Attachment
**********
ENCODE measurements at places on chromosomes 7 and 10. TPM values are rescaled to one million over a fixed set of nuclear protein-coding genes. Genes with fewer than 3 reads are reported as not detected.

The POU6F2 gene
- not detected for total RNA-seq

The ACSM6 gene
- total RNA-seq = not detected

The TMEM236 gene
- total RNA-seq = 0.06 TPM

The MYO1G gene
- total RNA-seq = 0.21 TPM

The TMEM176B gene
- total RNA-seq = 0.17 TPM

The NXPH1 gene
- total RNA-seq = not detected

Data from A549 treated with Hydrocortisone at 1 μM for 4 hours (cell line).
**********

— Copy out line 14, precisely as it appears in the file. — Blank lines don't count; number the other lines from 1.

Data from A549 treated with Hydrocortisone at 1 μM for 4 hours (cell line).